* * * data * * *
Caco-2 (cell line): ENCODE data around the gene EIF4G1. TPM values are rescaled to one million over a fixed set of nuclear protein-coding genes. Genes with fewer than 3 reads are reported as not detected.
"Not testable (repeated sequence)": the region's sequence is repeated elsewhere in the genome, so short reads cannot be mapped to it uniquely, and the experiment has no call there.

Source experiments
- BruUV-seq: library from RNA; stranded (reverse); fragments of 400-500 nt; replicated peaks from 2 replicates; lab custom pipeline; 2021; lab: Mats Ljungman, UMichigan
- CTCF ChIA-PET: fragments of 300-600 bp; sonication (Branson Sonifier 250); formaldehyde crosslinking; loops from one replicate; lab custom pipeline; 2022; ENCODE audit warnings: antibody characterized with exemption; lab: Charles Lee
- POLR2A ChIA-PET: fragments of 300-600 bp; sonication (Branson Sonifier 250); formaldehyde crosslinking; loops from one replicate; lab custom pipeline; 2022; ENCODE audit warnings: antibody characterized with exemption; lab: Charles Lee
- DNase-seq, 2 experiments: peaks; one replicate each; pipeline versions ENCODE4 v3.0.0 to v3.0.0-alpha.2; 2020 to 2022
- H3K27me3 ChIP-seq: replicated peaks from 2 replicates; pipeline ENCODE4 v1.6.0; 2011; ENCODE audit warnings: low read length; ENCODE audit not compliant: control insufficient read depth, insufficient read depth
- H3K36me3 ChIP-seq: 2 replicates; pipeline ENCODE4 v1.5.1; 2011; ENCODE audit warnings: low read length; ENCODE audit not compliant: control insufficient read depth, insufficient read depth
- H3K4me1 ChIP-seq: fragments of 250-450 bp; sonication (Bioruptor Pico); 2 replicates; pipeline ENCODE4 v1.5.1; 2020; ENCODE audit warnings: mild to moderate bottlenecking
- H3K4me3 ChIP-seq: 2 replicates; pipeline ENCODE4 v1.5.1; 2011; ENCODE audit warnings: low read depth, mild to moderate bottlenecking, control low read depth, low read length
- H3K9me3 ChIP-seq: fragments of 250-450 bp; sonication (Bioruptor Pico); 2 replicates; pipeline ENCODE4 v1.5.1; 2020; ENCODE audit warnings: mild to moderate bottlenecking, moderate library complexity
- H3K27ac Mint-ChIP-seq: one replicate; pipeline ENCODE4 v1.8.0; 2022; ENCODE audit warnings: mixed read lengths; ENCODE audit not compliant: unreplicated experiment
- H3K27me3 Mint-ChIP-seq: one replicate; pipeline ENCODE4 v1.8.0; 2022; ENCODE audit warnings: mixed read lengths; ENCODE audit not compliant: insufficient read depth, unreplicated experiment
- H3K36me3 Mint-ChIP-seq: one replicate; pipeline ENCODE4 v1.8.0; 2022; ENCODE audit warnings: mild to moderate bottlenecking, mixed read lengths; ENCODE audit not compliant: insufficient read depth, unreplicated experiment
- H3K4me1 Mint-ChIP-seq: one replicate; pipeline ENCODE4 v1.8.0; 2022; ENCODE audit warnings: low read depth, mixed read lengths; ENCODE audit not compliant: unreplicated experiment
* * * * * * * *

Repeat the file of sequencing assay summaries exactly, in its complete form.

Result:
Caco-2 (cell line): ENCODE data around the gene EIF4G1. TPM values are rescaled to one million over a fixed set of nuclear protein-coding genes. Genes with fewer than 3 reads are reported as not detected.
"Not testable (repeated sequence)": the region's sequence is repeated elsewhere in the genome, so short reads cannot be mapped to it uniquely, and the experiment has no call there.

Source experiments
- BruUV-seq: library from RNA; stranded (reverse); fragments of 400-500 nt; replicated peaks from 2 replicates; lab custom pipeline; 2021; lab: Mats Ljungman, UMichigan
- CTCF ChIA-PET: fragments of 300-600 bp; sonication (Branson Sonifier 250); formaldehyde crosslinking; loops from one replicate; lab custom pipeline; 2022; ENCODE audit warnings: antibody characterized with exemption; lab: Charles Lee
- POLR2A ChIA-PET: fragments of 300-600 bp; sonication (Branson Sonifier 250); formaldehyde crosslinking; loops from one replicate; lab custom pipeline; 2022; ENCODE audit warnings: antibody characterized with exemption; lab: Charles Lee
- DNase-seq, 2 experiments: peaks; one replicate each; pipeline versions ENCODE4 v3.0.0 to v3.0.0-alpha.2; 2020 to 2022
- H3K27me3 ChIP-seq: replicated peaks from 2 replicates; pipeline ENCODE4 v1.6.0; 2011; ENCODE audit warnings: low read length; ENCODE audit not compliant: control insufficient read depth, insufficient read depth
- H3K36me3 ChIP-seq: 2 replicates; pipeline ENCODE4 v1.5.1; 2011; ENCODE audit warnings: low read length; ENCODE audit not compliant: control insufficient read depth, insufficient read depth
- H3K4me1 ChIP-seq: fragments of 250-450 bp; sonication (Bioruptor Pico); 2 replicates; pipeline ENCODE4 v1.5.1; 2020; ENCODE audit warnings: mild to moderate bottlenecking
- H3K4me3 ChIP-seq: 2 replicates; pipeline ENCODE4 v1.5.1; 2011; ENCODE audit warnings: low read depth, mild to moderate bottlenecking, control low read depth, low read length
- H3K9me3 ChIP-seq: fragments of 250-450 bp; sonication (Bioruptor Pico); 2 replicates; pipeline ENCODE4 v1.5.1; 2020; ENCODE audit warnings: mild to moderate bottlenecking, moderate library complexity
- H3K27ac Mint-ChIP-seq: one replicate; pipeline ENCODE4 v1.8.0; 2022; ENCODE audit warnings: mixed read lengths; ENCODE audit not compliant: unreplicated experiment
- H3K27me3 Mint-ChIP-seq: one replicate; pipeline ENCODE4 v1.8.0; 2022; ENCODE audit warnings: mixed read lengths; ENCODE audit not compliant: insufficient read depth, unreplicated experiment
- H3K36me3 Mint-ChIP-seq: one replicate; pipeline ENCODE4 v1.8.0; 2022; ENCODE audit warnings: mild to moderate bottlenecking, mixed read lengths; ENCODE audit not compliant: insufficient read depth, unreplicated experiment
- H3K4me1 Mint-ChIP-seq: one replicate; pipeline ENCODE4 v1.8.0; 2022; ENCODE audit warnings: low read depth, mixed read lengths; ENCODE audit not compliant: unreplicated experiment